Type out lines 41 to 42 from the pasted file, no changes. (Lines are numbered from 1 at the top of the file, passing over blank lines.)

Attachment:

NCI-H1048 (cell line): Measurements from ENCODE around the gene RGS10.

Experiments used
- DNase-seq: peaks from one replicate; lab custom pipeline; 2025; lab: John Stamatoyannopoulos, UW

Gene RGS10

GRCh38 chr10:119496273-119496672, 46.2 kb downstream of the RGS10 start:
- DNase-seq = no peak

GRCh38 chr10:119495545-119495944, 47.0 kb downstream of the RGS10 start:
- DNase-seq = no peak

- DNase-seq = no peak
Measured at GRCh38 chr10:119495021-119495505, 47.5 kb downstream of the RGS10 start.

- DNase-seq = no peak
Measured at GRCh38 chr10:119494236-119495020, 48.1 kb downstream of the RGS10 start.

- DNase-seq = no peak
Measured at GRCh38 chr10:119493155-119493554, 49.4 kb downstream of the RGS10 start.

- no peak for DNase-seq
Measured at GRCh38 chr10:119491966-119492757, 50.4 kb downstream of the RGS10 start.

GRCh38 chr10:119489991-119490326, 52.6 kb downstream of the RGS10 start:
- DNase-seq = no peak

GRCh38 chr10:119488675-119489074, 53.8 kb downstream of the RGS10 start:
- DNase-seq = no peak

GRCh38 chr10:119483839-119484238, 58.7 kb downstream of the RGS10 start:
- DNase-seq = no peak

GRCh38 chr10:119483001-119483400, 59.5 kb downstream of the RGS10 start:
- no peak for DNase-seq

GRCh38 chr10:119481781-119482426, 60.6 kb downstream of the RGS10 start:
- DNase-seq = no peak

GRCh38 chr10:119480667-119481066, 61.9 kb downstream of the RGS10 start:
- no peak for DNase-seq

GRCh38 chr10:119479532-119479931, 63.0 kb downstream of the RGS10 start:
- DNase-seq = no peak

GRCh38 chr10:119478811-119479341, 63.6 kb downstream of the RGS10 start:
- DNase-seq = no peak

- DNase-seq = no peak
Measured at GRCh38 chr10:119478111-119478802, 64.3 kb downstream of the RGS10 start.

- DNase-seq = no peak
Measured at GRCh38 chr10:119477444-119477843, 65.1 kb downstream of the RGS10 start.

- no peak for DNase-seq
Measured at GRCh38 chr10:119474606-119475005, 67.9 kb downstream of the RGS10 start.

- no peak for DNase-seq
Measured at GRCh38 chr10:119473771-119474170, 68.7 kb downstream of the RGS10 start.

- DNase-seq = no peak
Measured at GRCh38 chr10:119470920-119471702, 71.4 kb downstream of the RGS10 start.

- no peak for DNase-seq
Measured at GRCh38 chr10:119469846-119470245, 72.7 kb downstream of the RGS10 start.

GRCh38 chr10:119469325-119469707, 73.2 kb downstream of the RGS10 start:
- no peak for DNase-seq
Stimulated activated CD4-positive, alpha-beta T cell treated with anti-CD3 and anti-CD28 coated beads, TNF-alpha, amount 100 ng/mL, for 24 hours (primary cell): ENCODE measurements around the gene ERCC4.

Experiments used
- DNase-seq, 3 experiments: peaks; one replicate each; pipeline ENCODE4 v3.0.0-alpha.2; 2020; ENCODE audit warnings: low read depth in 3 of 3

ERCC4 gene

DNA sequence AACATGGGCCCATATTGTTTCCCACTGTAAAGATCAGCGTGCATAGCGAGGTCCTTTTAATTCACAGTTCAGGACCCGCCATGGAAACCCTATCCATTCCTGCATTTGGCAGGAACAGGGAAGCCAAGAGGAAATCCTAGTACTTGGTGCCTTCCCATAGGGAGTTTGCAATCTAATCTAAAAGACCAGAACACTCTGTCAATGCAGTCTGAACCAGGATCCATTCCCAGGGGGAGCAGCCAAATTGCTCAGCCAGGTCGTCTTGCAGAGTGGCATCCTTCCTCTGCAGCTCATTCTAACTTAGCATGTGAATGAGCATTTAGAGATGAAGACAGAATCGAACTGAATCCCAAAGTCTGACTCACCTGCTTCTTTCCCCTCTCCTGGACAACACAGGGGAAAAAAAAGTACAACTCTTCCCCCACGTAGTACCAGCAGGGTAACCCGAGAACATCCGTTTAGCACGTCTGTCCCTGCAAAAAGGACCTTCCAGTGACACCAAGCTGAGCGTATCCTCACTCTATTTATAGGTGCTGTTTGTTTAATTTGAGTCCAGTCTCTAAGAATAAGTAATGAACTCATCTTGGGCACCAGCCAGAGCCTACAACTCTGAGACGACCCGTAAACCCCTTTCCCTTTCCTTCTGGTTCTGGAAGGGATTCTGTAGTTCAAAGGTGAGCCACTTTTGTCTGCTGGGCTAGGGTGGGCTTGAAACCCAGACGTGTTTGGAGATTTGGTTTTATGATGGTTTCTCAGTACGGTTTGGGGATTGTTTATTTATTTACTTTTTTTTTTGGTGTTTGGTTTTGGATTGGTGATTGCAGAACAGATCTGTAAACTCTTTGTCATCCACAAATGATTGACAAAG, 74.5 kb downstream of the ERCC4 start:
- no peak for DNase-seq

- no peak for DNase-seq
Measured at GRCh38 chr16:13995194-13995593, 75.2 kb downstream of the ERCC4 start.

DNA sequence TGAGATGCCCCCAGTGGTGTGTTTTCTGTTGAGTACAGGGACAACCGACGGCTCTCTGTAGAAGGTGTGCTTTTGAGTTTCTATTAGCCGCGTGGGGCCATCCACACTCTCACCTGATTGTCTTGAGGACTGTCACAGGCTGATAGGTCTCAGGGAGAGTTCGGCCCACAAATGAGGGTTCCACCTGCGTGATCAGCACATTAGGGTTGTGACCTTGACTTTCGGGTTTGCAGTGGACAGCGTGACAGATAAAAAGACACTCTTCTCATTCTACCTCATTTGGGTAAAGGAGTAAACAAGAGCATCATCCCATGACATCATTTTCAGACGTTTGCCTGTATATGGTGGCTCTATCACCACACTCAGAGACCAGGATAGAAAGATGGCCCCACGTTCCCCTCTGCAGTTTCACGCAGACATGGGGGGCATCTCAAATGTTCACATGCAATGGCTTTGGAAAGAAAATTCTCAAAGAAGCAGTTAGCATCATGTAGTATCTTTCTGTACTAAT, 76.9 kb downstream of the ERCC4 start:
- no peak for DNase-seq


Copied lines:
- DNase-seq = no peak
Measured at GRCh38 chr10:119470920-119471702, 71.4 kb downstream of the RGS10 start.